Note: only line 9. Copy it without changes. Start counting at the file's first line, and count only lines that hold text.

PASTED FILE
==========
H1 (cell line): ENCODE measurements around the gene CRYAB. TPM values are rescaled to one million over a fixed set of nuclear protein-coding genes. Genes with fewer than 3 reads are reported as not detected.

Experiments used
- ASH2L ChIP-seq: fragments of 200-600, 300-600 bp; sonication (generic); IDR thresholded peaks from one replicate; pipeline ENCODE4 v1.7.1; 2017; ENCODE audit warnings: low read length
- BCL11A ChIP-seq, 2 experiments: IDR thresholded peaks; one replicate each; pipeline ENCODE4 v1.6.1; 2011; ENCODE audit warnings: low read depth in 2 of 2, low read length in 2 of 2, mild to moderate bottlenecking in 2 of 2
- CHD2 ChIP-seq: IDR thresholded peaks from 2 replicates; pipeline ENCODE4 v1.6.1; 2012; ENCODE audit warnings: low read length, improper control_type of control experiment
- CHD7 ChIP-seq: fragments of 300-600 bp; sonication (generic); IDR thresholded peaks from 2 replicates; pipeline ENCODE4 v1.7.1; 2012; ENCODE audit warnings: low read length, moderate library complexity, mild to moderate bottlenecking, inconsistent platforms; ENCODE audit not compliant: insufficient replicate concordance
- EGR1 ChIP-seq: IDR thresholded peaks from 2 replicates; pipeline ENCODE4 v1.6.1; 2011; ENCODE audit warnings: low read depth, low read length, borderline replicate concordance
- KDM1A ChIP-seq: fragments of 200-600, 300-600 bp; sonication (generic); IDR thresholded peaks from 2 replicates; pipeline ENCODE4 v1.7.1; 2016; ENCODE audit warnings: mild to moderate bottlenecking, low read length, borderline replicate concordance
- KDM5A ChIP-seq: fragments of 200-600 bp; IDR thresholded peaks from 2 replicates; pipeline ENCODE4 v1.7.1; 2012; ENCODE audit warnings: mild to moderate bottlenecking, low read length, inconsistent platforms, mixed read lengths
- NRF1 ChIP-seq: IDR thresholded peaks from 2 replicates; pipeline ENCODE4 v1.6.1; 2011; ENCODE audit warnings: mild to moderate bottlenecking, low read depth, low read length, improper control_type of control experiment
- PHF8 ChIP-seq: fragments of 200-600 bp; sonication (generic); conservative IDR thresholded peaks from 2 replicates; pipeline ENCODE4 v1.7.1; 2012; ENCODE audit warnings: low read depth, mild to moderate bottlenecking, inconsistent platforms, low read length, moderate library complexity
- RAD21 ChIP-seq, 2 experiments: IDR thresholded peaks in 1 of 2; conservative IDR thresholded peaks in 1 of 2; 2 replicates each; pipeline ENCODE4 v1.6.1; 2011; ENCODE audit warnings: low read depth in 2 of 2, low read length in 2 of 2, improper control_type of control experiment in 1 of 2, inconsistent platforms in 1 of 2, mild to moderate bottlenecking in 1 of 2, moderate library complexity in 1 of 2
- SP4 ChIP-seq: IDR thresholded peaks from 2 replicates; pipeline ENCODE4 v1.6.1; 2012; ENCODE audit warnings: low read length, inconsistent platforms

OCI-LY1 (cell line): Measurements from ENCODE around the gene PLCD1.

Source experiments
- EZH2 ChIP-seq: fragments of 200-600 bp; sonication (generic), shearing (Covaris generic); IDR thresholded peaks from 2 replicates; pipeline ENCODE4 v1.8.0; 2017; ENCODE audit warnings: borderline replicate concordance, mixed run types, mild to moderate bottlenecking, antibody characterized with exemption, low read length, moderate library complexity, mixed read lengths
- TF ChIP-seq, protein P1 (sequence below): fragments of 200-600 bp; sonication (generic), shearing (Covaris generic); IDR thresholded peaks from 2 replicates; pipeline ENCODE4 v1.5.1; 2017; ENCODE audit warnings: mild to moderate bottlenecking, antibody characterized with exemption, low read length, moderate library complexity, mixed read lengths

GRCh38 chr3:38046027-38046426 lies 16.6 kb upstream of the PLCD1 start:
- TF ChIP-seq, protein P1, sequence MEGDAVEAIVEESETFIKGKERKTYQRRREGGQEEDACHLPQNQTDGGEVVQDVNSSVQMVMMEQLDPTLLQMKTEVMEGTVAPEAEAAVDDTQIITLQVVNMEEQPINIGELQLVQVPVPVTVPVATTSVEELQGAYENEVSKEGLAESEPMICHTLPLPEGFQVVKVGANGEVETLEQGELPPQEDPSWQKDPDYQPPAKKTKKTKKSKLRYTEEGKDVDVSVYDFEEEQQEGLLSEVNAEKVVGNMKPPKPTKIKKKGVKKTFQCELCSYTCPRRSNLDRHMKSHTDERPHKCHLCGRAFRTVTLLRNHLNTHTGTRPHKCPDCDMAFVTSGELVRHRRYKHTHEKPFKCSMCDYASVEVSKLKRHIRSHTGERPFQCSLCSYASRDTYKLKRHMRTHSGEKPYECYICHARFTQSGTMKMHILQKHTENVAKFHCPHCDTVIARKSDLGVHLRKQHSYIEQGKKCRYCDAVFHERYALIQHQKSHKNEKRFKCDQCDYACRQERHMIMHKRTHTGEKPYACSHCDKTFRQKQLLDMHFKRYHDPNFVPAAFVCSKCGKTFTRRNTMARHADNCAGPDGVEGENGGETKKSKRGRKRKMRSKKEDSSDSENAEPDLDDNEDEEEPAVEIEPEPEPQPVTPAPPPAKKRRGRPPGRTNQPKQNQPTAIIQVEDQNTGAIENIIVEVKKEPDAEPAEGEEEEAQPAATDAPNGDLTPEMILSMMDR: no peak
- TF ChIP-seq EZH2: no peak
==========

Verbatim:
- KDM5A ChIP-seq: fragments of 200-600 bp; IDR thresholded peaks from 2 replicates; pipeline ENCODE4 v1.7.1; 2012; ENCODE audit warnings: mild to moderate bottlenecking, low read length, inconsistent platforms, mixed read lengths